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Event Date and Time
Gore 103
Dr. Joseph Rudzinski, Max Plank Institue for Polymer Research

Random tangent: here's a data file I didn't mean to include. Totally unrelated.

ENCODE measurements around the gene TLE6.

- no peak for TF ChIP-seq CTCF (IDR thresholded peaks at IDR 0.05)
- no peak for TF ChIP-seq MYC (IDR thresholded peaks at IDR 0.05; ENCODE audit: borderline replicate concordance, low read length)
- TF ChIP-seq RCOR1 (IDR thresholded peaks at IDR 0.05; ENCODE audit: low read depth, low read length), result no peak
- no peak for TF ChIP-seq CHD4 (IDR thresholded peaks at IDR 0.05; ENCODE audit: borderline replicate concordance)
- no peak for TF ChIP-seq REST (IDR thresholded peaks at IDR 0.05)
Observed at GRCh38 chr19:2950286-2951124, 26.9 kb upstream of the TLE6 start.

Coarse-grained simulation models can provide significant insight into the complex behavior of molecules in the condensed phase. In particular, “bottom-up” coarse-grained models retain chemical specificity by targeting the reproduction of properties from a higher-resolution reference model. However, these models are inherently limited by the molecular representation, set of interaction potentials, and parametrization method. These limitations often result in an inaccurate description of cross-correlations between coarse-grained degrees of freedom, complicating the stabilization of hierarchical structures in soft matter systems. Perhaps more troubling, reduced molecular friction and softer interaction potentials obscure the connection to the true dynamical properties of the system. In this talk, I will present a narrative of our recent progress in characterizing and improving the dynamical properties generated by coarse-grained simulation models. The associated methods that we have developed are largely built upon a Markov-state-modeling framework, which provides a systematic link between microscopic interactions and the emergent long time scale kinetic processes in the system. Our investigations identify structural-kinetic relationships that emerge from restricting certain features of the underlying free-energy landscape, and suggest a concerted approach for a balanced representation of system properties. As model systems, we consider peptide helix-coil transitions and particle jumps in glassy liquids, providing a concrete stepping stone for addressing a wide range of soft matter applications.